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Kroger goes for none: Zero Hunger, Zero Waste

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The “Live Kroger’s Purpose” part of Restock Kroger led to a number of initiatives under the company’s Zero Hunger/Zero Waste campaign, such as eliminating nonfood waste (including plastic use) by 2020 and food waste by 2025.

Steps within the objective include installing solar panels at Kroger Co., BB #:100073 Cincinnati, OH, locations, increasing food donations, partnering with the World Wildlife Fund on wastewater education, investing $10 million in environmental innovation, updating pesticide policies to protect pollinators, launching the Peculiar Picks “ugly produce” line, piloting a mobile market to bring fresh food to underserved communities, and reducing availability of single-use plastic bags.

Kroger also standardized all of its private label food brands for simplicity’s sake and to reduce waste. Other initiatives include a redesigned milk jug to reduce plastic use and partnering with likeminded businesses to promote sustainability.

Once such venture is working with Goleta, CA- based Apeel Sciences for improving the shelf life of fruits and vegetables by adding a plant-based protective layer. Kroger began by carrying Apeel’s naturally-enhanced avocados and was testing Apeel limes and asparagus in its Cincinnati stores.

Another partnership was with TerraCycle, a waste management firm in Trenton, NJ, to use its Loop ecommerce platform. Kroger began piloting the program’s reusable packaging platform, offering consumers more than 100 products in reusable metal or glass containers.

Kroger also jumped into the hyper local fray for fruits, vegetables, and herbs. The grocer paired with indoor grower, 80 Acres Farms, in the Midwest to provide fresh produce for its On the Rhine food court.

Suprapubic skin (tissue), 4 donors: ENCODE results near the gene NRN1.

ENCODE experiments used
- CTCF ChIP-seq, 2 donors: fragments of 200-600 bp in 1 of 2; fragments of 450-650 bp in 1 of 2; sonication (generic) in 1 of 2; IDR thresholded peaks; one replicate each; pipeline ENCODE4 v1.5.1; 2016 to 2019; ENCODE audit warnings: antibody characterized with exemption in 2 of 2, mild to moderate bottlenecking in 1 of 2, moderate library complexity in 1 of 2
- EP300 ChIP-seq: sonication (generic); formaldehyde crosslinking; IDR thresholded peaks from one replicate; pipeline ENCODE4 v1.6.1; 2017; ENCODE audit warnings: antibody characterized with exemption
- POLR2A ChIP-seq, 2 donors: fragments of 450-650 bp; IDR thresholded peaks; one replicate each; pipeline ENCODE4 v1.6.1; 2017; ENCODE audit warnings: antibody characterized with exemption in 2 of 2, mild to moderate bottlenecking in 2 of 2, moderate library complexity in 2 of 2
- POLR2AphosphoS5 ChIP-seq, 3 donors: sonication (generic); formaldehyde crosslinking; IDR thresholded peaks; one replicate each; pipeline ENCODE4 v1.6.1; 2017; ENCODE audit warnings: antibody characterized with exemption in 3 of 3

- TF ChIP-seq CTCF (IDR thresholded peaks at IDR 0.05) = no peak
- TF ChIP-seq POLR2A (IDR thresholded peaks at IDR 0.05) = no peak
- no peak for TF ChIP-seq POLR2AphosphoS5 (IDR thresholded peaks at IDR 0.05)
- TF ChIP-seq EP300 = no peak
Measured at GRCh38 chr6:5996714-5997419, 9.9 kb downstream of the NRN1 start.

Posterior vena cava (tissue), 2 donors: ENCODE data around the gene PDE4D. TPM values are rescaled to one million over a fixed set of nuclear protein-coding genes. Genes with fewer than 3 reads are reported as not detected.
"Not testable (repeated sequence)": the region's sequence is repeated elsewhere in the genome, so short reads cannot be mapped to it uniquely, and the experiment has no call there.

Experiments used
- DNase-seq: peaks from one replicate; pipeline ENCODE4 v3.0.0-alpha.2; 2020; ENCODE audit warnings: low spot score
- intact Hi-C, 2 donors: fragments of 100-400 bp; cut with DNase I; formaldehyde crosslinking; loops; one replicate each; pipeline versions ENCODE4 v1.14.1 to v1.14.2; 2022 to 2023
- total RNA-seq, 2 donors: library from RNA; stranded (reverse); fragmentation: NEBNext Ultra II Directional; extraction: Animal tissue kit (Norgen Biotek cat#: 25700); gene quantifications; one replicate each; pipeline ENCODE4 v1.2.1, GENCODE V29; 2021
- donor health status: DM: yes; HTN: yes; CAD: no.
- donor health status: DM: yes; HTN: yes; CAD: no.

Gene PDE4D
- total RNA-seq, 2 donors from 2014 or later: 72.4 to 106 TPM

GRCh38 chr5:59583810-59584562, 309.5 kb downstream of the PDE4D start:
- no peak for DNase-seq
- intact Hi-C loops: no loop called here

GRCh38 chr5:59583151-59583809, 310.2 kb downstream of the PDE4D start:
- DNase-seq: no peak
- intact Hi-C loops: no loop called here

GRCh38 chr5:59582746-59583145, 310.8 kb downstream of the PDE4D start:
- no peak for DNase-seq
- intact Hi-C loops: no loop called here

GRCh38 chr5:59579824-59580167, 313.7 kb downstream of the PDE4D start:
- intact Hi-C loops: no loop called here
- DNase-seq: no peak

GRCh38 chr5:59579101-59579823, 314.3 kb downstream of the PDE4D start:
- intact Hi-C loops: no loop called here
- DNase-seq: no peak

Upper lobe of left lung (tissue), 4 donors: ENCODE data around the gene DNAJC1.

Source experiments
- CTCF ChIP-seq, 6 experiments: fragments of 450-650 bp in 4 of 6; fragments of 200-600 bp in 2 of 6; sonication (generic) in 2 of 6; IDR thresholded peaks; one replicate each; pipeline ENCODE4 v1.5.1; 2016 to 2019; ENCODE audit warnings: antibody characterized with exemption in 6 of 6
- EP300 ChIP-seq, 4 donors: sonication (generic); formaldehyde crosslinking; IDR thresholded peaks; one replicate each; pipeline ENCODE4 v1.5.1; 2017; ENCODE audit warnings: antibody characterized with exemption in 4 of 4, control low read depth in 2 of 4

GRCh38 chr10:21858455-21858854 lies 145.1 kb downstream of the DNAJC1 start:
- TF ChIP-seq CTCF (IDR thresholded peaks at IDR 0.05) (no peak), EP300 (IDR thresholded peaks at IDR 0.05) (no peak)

Similarly, Kroger joined forces in late 2019 with German grower Infarm to launch mini-hydroponic produce farms to produce greens and herbs within its stores, starting with two Quality Food Center (QFC) locations in Washington State.

Getting results
Kroger announced last August that it had reduced food waste by 9 percent in the first full year of its Zero Hunger/Zero Waste initiative. Among the other accomplishments was diverting 13 percent of waste from landfills; exceeding 40 percent in electric savings; and reducing the plastic resin used in its private labels by 9.1 million pounds. All represented substantial progress toward 2020 goals.

Despite all of this activity, however, some observers believe Kroger is playing catch-up with its key rivals on sustainability.

“Every retailer of consequence wants to tout how ‘sustainable’ they are, and Kroger is no exception,” says Bruce Peterson, president and founder of Peterson Insights Inc., in Bentonville, AR.

Nothing the company is doing sets it apart; instead, Peterson says, these moves keep Kroger in a position to manage potential negative publicity.

“To be perceived as ‘un-sustainable’ can have significant social consequences.”

This is a multi-part feature adapted from the cover story of the March/April 2020 issue of Produce Blueprints.